I met Svetlana originally at IGC Camp as well, but yes, we also worked together during the Pro Gymnastics Challenge. She had always been an icon in the sport to me, so I was excited when we became friends and then she immediately said yes to being in the movie. I believe this was simply a cameo for her. 😉
G2D: Back in the spring on a YouTube interview with Nikki SooHoo, you talked about a series pilot you and Brooke Buffington wrote that was getting some very positive attention. Tell us about “Division One” and where it stands now, several months later. And where are you now on the script for your Christmas movie?
MC: Division One is still being shopped around thankfully! It’s never a fast process in Hollywood, so we’re trying to enjoy the ride and continuing to write and audition in the meantime. A company called Beyond Reality Entertainment optioned Christmas on Fire, so hopefully they will have a great production deal soon!!
G2D: Going back in time to your competitive gymnastics years, I imagine it was a big change for you to go from L10/elite club gymnastics in Florida to NCAA gymnastics at Chapel Hill. What were the biggest changes, both in your personal life, and in training and competition when you became a Tar Heel. Any of your former teammates you still keep in touch with?
MC: I still keep in touch periodically with Natalie Halbach, Skylar Inman and of course Brooke Buffington. I’ll see some of the other girls at meets and on Facebook, which is nice to see and check in on their lives. I’m also still friends with all of my teammates growing up in Florida, since we did gymnastics for over 15 years together.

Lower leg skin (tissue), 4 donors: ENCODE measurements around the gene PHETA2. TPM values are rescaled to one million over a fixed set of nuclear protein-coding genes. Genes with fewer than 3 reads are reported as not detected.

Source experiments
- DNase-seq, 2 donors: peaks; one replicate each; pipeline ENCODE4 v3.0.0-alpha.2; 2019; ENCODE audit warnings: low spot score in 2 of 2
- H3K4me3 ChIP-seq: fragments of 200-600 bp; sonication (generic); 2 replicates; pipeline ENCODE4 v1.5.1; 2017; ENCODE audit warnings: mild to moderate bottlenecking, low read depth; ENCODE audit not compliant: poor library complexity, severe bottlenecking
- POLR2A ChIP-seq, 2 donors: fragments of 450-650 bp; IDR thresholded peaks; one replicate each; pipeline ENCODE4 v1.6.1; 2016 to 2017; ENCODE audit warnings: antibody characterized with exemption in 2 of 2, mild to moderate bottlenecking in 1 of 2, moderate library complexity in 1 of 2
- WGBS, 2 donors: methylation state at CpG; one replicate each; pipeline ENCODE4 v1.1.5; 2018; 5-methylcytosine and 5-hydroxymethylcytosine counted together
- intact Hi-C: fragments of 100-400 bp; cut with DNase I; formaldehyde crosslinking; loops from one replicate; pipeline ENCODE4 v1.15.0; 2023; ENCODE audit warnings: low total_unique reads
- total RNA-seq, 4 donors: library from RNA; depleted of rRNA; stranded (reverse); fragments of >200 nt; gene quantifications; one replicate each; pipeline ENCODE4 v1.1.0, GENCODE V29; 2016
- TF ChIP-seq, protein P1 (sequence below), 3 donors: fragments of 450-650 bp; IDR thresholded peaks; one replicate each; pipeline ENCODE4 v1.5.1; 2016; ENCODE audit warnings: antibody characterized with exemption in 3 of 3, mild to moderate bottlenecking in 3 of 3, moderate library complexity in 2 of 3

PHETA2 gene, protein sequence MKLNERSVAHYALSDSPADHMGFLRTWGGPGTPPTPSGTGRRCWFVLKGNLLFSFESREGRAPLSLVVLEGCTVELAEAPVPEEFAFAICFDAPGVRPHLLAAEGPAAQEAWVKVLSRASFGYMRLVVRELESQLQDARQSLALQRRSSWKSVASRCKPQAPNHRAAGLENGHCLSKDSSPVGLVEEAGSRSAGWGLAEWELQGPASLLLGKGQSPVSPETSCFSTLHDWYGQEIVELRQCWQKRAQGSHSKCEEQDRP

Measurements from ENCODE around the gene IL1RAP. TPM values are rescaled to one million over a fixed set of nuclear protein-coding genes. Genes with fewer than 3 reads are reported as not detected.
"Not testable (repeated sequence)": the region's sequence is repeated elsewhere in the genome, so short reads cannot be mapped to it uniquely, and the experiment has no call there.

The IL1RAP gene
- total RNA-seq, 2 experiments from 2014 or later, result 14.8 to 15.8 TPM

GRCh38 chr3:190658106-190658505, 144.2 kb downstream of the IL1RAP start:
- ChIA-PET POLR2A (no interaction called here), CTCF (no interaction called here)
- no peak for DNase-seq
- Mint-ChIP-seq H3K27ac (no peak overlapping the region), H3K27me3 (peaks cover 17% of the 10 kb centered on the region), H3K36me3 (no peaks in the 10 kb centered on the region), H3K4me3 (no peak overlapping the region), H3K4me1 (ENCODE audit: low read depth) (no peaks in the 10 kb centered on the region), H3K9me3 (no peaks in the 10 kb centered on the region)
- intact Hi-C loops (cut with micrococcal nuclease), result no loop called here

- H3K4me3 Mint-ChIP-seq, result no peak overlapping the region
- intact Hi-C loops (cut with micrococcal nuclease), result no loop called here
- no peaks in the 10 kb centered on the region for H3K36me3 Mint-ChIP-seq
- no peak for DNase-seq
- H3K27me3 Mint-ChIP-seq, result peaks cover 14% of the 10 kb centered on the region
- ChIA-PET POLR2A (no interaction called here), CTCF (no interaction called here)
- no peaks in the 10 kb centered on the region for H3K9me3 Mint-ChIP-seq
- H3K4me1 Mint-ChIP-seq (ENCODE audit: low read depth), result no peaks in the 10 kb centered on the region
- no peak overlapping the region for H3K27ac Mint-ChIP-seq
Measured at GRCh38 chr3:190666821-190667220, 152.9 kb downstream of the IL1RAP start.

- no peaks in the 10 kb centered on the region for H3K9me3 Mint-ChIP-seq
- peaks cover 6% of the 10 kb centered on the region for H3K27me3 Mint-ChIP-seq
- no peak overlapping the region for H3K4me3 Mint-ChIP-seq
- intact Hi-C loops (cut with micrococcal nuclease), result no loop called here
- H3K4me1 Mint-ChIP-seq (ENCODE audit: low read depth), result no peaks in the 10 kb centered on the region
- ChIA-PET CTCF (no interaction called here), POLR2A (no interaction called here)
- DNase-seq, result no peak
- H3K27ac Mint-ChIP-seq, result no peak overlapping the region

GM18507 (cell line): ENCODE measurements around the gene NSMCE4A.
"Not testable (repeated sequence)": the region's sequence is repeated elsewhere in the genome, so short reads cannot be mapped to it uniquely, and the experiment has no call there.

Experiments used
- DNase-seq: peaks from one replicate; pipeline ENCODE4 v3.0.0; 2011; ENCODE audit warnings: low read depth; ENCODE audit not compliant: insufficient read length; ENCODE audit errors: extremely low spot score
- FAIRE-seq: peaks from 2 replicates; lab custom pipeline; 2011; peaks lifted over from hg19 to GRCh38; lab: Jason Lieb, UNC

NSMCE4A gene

The biggest changes to being an NCAA athlete were all positive. We received higher scores in college, which is probably the biggest perk! We worked out less because the
NCAA mandates that you only train 20 hours a week maximum. We were also encouraged to start a life outside of gymnastics, because college is usually the end of the road for most gymnasts. I LOVED my time in college so much and I think a lot of that was due to my amazing coaches: Derek Galvin and Penny Jernigan. They made it such a fun environment.
G2D: Back when you were a Tar Heel, the FIG Code of Points wasn’t all that different from the NCAA Code, unlike today. Even so, were there still adjustments you had to make to your routines transitioning to college gymnastics? What do you think of the new FIG Code of Points compared to the old 10.0 system still used in college competition?
MC: I’m a little bummed by the new FIG Code of Points and perhaps that’s just because I don’t fully understand it. That said, I really don’t like that someone can fall and still win, I think it takes away a valuable piece of what makes gymnastics gymnastics: accuracy. I’ve won many big competitions with skills that maybe weren’t as high valued, but that was because I would stay consistent. And I think that’s important and a major piece of what makes a great gymnast. I wish that they would just devalue a lot of skills so it’s harder to start at a 10.0, but still keep the iconic “perfect 10” for people to be excited about.
G2D: Anything else going on these days you’d like to tell us about?
“Chalk It Up” is out on Emirates airline now as well as Netflix!!!! Lots of dreams coming true. 🙂
End of Part One. Stay tuned for part two, where Maddy talks about the horrible revelations of sexual abuse by Dr. Nasser, about her two summers training in Russia while she was a Tar Heel, about “Wonder Woman” and how difficult it is for muscular, powerful actresses to get cast in Hollywood for anything but action heroes and athletes, and about being a Christian working in the Babylon that is Hollywood.